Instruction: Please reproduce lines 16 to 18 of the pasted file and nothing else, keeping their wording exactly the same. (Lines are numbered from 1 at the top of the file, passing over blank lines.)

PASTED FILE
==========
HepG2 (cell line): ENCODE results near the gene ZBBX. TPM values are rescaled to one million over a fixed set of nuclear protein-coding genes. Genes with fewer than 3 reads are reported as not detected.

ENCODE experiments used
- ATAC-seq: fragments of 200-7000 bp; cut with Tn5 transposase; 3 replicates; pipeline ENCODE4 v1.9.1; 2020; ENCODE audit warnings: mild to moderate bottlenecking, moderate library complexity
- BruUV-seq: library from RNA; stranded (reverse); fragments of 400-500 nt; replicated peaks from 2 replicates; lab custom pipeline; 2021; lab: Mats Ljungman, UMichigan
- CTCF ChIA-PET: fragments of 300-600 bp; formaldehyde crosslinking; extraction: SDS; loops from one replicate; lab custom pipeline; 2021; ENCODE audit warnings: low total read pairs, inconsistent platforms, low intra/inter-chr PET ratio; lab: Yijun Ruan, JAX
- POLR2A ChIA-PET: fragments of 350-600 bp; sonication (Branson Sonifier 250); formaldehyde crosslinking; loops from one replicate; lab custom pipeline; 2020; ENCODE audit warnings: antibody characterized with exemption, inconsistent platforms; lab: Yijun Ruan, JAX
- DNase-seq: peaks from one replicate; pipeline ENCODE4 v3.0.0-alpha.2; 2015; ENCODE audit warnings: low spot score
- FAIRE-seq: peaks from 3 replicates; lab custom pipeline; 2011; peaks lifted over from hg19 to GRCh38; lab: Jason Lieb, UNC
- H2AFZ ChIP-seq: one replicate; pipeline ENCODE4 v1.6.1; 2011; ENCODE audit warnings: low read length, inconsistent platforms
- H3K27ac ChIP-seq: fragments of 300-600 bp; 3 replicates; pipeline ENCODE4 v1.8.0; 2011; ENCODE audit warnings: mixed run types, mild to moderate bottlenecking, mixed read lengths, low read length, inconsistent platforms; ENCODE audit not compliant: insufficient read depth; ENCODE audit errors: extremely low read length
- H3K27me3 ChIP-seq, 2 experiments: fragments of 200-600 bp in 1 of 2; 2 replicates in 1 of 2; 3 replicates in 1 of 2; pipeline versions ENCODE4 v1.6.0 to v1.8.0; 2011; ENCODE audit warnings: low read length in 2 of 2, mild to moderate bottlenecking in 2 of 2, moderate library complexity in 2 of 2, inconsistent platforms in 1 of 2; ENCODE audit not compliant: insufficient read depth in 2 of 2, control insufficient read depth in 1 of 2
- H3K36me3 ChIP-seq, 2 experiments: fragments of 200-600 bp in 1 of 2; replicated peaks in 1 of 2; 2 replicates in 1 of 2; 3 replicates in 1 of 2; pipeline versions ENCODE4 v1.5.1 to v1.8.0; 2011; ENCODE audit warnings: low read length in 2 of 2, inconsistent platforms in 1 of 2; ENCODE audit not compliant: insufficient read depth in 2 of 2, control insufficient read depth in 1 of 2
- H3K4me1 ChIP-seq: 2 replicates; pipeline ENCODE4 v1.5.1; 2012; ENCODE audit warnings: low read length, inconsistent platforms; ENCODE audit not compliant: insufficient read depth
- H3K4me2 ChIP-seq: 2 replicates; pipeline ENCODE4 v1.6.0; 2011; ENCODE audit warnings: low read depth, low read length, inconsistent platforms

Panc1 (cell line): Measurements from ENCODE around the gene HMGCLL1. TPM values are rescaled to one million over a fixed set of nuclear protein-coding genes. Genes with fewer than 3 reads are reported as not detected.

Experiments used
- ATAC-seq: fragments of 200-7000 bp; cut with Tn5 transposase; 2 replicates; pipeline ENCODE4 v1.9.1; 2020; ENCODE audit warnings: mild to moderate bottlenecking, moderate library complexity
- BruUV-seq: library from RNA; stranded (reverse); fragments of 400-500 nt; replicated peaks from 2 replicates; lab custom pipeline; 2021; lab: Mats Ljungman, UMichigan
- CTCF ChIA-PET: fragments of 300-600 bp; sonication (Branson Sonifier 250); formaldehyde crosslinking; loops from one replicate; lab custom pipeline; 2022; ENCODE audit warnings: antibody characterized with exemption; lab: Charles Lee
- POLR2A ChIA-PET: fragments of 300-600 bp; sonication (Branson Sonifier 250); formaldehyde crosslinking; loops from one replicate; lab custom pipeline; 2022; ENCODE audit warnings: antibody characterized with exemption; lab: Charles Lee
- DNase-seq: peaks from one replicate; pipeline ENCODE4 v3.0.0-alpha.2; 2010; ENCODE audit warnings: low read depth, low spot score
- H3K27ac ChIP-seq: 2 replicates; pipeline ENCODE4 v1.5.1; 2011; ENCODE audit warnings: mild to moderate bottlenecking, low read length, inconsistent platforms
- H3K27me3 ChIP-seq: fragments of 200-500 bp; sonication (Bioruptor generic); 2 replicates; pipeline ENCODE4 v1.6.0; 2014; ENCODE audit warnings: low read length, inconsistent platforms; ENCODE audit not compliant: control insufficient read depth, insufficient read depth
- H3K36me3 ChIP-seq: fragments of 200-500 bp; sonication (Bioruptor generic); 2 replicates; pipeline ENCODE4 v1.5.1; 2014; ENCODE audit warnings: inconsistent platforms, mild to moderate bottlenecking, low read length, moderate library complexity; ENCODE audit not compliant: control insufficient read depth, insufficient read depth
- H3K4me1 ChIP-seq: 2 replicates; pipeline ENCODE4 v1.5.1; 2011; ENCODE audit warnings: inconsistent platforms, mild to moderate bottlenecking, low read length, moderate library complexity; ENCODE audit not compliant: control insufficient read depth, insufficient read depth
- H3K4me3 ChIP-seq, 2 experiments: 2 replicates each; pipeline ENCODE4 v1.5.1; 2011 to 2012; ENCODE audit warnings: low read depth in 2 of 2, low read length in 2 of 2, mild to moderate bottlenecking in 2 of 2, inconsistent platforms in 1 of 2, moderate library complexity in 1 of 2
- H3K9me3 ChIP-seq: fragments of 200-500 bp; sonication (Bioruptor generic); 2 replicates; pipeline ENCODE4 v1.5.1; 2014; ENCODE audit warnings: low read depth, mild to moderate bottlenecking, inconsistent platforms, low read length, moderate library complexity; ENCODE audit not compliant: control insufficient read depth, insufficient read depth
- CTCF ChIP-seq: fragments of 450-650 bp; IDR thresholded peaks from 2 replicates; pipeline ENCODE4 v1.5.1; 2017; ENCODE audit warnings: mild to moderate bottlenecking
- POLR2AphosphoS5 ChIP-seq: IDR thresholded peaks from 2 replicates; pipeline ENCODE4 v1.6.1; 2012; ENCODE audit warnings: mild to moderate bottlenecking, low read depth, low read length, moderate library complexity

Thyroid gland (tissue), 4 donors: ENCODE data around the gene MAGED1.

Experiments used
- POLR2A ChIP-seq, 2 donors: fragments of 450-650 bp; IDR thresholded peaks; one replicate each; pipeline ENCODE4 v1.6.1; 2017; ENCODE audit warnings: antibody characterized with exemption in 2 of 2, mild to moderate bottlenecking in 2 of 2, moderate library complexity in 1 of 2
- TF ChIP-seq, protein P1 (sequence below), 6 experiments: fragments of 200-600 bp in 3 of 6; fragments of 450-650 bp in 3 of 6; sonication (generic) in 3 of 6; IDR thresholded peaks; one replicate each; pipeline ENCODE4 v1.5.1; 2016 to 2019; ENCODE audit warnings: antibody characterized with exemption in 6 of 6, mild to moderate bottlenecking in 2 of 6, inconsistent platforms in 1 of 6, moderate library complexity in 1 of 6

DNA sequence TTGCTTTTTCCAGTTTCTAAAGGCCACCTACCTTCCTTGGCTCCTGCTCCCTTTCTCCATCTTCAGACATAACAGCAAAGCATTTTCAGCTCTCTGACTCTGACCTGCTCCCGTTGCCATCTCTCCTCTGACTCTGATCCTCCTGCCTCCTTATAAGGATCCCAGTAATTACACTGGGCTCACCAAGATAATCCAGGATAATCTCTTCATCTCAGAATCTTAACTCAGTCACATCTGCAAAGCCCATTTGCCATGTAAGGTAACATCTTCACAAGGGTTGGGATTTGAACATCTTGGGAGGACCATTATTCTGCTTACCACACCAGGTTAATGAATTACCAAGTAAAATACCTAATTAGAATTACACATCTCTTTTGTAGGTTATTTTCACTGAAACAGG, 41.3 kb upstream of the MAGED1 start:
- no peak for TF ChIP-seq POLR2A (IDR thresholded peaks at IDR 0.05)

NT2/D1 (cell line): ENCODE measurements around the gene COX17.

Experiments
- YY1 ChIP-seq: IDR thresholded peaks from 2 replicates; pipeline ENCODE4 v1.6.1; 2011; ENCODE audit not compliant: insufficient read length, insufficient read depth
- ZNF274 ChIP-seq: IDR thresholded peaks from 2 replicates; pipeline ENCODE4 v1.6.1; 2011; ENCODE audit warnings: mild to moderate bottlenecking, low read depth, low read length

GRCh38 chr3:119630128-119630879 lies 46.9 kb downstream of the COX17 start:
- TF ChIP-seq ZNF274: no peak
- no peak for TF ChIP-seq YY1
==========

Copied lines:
Experiments used
- ATAC-seq: fragments of 200-7000 bp; cut with Tn5 transposase; 2 replicates; pipeline ENCODE4 v1.9.1; 2020; ENCODE audit warnings: mild to moderate bottlenecking, moderate library complexity
- BruUV-seq: library from RNA; stranded (reverse); fragments of 400-500 nt; replicated peaks from 2 replicates; lab custom pipeline; 2021; lab: Mats Ljungman, UMichigan